Averaging over 1,800 deaths annually, lung cancer is the leading cause of cancer deaths in both men and women. As part of the battle to fight the disease, at the end of last year, the Minister for Health Simon Harris launched a new National Clinical Effectiveness Guideline to help healthcare professionals with the identification, staging and treatment of patients with lung cancer. This new guideline was developed by a group led by the HSE’s National Cancer Control Programme (NCCP) and was quality assured by the Department’s National Clinical Effectiveness Committee (NCEC).
<h3 class=”subheadMIstyles”>Purpose of the guideline</h3>
Speaking to the <strong><em>Medical Independent </em></strong>(<strong><em>MI</em></strong>), the Chair of the Guideline Development Group Dr Marcus Kennedy said the guideline is an attempt to reduce variation in practice regarding lung cancer treatment across the acute sector.
“We didn’t have any national guidelines for lung cancer, or the other cancers until the NCCP was established,” according to Dr Kennedy.
“The guidelines were really about setting out a framework of how patients with lung cancer should be looked at in the public system in Ireland to essentially improve care for patients as regards their pathway through the system and standardise care through all the centres. In a large public hospital variation in practice occurs. Obviously practice is varying because of improvements in what we do. I suppose we were trying to standardise the practice and have a framework that people could look at. You are dealing with an area where there have been new technologies, so we’re trying to bring in those new technologies as well and look at how we should be using those.”
Dr Kennedy, who is Consultant in Respiratory Medicine in Cork University Hospital, said the group that developed the guideline paid close attention to new and emerging evidence in the field of lung cancer.
“We have gone from a situation where you would have had one standard chemotherapy for the majority of patients with lung cancer,” according to Dr Kennedy.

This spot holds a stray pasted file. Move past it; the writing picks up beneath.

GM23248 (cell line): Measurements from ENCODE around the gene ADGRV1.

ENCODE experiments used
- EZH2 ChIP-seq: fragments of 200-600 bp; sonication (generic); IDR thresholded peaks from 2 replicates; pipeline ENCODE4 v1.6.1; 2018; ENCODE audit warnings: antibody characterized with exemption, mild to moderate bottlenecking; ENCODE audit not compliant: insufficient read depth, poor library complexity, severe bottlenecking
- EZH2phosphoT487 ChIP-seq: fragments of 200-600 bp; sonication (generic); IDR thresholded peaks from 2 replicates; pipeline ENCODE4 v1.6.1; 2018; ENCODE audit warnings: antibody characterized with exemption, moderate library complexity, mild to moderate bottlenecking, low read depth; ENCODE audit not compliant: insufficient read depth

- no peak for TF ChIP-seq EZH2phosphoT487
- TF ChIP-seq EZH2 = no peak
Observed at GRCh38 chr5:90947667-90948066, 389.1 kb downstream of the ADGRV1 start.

“Now you are into a scenario where there are multiple different treatments depending on the type of lung cancer. In 10 years’ time there would probably be another multitude, so you do need to review again and look at new emerging evidence and see where it fits in the Irish pathway.”
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<strong>Dr Marcus Kennedy</strong>
He added that there was a need to integrate clinical research evidence with clinical expertise. Another key consideration was reducing waste, especially within the context of tight hospital budgets.
“We wanted to put that down and reduce radiological investigations in patients where they are not necessary. And have them done in patients where they are necessary,” according to Dr Kennedy.
In terms of implementation, Dr Kennedy believes that the eight cancer centres have enough resources to adhere to the recommendations. At the upcoming meeting of the NCCP Annual Lung Cancer Forum in Farmleigh House, Dublin, in May, he said the various centres will review their data to see where there are areas for improvement.
In 2017 the NCCP completed an evaluation of the rapid access clinics for the prostate, breast and lung services resulting in the publication of a consolidated report and the collation of individual action plans for each service. In their correspondence, the NCCP outlined the plan for the next steps for the implementation of the recommendations, which were reviewed by CEOs and Group Clinical Directors at Hospital Group level, with support from the NCCP and relevant HSE divisions.
Dr Kennedy said it is important to consider how lung cancer cases present in hospitals. A report was recently compiled by the Irish Cancer Society and National Cancer Registry showing the number of cancer cases that present in emergency departments.
“There are about 1,800 new lung cancer cases a year in Ireland,” he said. “About 300 of them come through Cork University Hospital for instance. So we would be one of the larger hospitals to bring cancer patients through. A third of those come through the emergency department for us. So we have one-to-two patients coming in with symptoms per week. About a third come through our rapid access lung cancer clinic. And about a third of our patients come through our other hospitals [Mercy University Hospital, University Hospital Kerry etc].”
<h3 class=”subheadMIstyles”>UK document</h3>
Also, Dr Kennedy said that many patients who present do not have lung cancer. Figures show that only one-third of patients who present in rapid access clinics have lung cancer, two-thirds don’t. In addition to his role with the guideline group Dr Kennedy is also current national HSE-NCCP Lung Tumour group chairperson. Speaking in this capacity, Dr Kennedy said that the Irish lung cancer pathway will potentially be revised in a similar manner what is being proposed in the UK. A National Optimal Clinical Pathway for suspected and confirmed lung cancer has been designed in the UK to meet targets as set out in the UK’s Independent Cancer Taskforce report.